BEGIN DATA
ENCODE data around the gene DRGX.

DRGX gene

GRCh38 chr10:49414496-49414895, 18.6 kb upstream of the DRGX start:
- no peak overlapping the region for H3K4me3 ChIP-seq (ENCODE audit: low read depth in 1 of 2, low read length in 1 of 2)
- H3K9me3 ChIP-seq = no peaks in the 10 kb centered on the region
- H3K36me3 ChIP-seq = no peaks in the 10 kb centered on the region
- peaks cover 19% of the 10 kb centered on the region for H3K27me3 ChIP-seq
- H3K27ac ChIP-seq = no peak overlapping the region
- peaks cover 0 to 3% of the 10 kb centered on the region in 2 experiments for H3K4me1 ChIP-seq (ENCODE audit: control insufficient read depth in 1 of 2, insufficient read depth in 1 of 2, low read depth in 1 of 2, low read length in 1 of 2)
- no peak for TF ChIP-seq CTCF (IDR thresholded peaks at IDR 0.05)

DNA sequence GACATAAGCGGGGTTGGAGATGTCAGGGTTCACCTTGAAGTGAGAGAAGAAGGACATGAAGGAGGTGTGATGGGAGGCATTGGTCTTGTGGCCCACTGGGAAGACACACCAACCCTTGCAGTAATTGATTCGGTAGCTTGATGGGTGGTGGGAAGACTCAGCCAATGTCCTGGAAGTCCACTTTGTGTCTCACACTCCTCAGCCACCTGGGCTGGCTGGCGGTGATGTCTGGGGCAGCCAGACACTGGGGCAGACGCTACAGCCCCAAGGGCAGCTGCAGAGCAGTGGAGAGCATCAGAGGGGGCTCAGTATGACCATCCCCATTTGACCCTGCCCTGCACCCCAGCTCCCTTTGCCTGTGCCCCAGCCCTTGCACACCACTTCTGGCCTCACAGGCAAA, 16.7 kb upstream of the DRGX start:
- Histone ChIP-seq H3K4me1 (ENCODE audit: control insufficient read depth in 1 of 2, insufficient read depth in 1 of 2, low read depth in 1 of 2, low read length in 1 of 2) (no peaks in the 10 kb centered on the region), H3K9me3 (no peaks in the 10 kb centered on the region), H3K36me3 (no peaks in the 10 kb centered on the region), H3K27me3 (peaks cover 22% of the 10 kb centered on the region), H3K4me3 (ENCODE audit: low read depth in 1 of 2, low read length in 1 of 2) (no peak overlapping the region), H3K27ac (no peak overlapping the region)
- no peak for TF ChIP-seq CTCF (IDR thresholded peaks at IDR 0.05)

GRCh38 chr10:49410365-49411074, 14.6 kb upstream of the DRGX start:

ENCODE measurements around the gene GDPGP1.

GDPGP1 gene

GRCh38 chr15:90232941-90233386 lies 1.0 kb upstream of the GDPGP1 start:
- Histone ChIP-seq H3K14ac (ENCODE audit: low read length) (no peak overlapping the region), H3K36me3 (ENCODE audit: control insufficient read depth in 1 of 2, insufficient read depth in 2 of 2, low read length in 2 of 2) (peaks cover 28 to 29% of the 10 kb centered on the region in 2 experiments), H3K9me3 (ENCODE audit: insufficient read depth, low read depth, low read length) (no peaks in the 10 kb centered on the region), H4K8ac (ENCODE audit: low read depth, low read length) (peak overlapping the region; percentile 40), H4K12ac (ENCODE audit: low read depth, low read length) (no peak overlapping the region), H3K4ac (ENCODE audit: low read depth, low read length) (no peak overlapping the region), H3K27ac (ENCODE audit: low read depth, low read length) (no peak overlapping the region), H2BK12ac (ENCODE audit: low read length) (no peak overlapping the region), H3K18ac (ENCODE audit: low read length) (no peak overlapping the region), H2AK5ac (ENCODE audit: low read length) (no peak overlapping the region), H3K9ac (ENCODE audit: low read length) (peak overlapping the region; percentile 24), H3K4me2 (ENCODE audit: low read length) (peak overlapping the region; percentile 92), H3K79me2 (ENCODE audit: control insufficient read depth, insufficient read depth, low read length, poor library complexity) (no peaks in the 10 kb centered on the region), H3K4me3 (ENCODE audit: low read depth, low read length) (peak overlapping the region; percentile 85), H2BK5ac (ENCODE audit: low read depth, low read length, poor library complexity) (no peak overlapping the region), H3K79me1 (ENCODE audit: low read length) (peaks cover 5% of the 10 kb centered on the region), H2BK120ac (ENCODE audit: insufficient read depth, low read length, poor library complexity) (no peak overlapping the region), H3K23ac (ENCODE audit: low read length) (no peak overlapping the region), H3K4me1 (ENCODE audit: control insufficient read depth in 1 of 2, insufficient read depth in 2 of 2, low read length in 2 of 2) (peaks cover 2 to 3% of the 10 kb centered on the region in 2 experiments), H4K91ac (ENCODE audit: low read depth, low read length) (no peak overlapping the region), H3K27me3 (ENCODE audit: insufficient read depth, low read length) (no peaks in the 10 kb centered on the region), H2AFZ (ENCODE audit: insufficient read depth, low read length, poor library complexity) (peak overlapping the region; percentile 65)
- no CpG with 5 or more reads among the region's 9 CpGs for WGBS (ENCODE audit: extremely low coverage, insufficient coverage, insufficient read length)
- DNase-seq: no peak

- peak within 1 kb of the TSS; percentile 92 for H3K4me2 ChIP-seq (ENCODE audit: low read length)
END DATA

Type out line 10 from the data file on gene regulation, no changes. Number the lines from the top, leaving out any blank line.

- no peak for TF ChIP-seq CTCF (IDR thresholded peaks at IDR 0.05)